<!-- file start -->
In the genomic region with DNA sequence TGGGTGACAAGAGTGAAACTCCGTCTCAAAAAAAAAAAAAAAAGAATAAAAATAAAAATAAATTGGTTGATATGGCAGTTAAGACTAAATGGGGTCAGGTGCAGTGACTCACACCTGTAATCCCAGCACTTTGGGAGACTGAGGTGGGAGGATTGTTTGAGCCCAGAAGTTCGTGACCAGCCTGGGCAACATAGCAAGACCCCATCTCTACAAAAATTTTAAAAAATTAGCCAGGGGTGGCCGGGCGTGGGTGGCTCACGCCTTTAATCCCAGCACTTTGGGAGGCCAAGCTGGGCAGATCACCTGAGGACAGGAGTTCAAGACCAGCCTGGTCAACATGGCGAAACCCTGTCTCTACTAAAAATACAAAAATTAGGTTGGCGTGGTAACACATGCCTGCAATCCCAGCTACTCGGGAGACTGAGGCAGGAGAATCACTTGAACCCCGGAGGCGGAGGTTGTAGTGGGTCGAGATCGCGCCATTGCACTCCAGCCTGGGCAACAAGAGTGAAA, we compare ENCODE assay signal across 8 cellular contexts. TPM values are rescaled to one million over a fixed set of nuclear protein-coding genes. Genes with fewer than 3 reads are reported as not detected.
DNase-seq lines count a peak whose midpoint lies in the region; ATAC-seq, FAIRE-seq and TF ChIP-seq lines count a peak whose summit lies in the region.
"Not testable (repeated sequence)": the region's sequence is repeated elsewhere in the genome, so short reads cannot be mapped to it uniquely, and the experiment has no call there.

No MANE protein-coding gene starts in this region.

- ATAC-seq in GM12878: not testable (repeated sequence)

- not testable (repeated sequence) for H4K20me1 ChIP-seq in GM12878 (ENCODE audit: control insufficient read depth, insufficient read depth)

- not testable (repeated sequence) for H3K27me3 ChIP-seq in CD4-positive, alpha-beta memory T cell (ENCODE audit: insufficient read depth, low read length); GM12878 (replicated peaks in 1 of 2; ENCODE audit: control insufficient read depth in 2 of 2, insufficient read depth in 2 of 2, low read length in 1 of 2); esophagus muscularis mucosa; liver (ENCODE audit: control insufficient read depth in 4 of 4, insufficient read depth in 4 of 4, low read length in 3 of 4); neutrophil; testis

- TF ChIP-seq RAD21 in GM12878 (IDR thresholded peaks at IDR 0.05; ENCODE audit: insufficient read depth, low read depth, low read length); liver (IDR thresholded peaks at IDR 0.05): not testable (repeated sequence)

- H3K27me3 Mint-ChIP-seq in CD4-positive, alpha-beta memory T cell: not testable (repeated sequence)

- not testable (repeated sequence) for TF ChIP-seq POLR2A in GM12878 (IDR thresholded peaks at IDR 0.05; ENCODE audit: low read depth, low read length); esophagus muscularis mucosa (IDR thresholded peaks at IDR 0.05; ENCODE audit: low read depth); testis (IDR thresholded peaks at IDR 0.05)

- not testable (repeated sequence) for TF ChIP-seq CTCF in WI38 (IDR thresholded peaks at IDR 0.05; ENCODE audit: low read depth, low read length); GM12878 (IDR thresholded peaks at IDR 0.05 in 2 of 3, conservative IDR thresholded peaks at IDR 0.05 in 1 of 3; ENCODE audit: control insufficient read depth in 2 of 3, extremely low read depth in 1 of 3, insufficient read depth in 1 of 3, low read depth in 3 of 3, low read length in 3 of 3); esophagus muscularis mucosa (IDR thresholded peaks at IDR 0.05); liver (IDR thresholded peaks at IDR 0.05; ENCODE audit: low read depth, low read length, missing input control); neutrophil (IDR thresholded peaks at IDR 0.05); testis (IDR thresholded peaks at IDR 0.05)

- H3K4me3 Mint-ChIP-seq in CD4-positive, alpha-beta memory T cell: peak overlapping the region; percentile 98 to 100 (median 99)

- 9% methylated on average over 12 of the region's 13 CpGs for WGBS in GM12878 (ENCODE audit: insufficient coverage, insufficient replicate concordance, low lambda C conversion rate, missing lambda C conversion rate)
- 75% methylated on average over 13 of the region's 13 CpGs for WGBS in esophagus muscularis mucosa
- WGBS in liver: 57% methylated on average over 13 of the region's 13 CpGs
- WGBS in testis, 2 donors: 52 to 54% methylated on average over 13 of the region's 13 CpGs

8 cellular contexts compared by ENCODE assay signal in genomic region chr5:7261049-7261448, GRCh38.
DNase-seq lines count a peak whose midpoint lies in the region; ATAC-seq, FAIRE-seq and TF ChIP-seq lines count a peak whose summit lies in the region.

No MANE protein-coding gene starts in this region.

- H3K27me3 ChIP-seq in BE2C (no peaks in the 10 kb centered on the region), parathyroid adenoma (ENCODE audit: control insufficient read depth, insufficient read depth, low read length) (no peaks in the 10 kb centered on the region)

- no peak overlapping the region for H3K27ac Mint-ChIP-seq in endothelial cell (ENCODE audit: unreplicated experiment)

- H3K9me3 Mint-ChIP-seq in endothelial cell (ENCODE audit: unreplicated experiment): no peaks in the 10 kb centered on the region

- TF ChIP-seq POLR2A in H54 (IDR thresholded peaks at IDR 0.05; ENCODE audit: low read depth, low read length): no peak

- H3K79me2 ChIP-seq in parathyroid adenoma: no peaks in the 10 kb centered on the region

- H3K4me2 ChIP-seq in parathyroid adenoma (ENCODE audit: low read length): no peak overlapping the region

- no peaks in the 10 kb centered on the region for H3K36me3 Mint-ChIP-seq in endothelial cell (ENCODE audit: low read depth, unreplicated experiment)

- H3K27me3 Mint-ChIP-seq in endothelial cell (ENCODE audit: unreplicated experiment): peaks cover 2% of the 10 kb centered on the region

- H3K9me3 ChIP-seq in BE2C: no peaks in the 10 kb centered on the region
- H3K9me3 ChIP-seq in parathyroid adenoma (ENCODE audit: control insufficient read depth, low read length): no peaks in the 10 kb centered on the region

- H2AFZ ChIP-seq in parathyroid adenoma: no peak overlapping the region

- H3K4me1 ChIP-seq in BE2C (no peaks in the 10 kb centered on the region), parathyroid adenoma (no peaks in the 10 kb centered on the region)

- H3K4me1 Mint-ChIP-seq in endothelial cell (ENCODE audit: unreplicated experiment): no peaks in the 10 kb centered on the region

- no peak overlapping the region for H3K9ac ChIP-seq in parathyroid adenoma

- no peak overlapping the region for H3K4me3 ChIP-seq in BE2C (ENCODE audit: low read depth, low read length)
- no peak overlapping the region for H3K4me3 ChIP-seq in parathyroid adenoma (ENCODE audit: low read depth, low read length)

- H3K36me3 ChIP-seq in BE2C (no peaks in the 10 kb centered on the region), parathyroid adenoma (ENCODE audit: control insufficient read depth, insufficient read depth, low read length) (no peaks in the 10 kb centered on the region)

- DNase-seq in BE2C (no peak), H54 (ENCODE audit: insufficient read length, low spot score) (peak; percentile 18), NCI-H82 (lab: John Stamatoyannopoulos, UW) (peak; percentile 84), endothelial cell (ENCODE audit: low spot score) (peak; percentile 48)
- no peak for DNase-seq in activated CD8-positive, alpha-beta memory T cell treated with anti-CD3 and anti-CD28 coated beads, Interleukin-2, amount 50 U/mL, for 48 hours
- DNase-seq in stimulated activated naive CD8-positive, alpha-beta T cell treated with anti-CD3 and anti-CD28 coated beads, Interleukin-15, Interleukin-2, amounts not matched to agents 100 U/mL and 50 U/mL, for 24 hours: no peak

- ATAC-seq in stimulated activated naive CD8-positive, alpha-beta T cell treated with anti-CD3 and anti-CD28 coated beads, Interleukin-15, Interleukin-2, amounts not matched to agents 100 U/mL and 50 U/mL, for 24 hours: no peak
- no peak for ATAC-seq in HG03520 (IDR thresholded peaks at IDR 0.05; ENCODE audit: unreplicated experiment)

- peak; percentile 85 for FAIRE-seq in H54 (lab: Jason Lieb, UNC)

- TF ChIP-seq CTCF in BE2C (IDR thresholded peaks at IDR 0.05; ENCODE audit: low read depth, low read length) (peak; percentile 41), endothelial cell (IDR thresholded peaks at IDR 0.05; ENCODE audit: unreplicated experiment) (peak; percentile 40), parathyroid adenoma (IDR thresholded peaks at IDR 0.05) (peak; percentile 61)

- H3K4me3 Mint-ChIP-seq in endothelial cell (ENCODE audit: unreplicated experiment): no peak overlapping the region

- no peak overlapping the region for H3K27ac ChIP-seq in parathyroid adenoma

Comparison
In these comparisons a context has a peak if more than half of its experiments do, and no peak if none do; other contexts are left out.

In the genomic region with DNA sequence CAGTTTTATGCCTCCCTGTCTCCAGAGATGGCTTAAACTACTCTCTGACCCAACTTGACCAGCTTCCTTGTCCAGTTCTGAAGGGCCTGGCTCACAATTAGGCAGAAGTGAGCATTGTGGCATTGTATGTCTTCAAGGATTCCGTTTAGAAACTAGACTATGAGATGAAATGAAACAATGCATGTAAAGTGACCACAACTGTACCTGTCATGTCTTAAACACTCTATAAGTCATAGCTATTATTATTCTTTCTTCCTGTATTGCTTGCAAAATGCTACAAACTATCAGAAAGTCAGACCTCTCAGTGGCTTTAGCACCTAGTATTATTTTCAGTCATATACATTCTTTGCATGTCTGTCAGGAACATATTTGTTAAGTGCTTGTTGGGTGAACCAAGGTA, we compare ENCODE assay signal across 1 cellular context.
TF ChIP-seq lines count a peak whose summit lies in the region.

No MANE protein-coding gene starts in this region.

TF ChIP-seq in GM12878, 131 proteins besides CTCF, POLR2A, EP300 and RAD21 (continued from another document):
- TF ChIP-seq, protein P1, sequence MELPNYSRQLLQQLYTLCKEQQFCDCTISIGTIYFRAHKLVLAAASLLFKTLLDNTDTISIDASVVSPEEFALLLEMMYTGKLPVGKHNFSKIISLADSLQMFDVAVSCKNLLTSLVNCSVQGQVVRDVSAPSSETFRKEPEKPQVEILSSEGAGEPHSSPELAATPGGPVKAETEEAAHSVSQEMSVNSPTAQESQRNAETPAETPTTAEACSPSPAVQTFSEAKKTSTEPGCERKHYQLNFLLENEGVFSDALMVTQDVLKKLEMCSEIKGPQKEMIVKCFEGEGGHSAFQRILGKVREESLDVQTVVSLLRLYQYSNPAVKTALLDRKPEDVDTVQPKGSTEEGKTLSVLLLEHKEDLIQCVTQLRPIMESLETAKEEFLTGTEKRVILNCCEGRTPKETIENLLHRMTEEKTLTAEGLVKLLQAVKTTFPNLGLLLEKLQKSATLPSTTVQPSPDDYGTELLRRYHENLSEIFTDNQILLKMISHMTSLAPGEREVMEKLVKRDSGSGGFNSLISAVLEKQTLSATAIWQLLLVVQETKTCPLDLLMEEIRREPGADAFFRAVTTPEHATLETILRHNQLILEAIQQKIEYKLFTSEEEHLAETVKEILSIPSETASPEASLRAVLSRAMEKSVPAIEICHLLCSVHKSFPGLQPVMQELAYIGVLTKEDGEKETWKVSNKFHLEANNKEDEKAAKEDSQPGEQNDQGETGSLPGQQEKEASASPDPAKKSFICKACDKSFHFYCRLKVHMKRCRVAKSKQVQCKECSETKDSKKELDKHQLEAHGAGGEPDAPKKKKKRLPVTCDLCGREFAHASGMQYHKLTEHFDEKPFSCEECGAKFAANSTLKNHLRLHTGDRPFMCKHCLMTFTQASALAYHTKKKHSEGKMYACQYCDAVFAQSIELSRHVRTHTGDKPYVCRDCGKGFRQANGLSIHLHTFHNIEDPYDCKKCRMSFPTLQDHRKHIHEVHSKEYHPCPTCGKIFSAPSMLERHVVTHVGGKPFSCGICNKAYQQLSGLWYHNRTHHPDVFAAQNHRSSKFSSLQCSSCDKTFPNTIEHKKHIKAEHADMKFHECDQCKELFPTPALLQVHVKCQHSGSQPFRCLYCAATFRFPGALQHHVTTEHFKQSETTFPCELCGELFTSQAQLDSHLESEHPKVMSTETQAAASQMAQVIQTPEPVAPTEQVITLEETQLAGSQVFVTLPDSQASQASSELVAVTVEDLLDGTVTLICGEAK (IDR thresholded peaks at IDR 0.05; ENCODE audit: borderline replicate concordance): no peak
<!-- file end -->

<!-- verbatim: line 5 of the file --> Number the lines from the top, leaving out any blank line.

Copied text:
- ATAC-seq in GM12878: not testable (repeated sequence)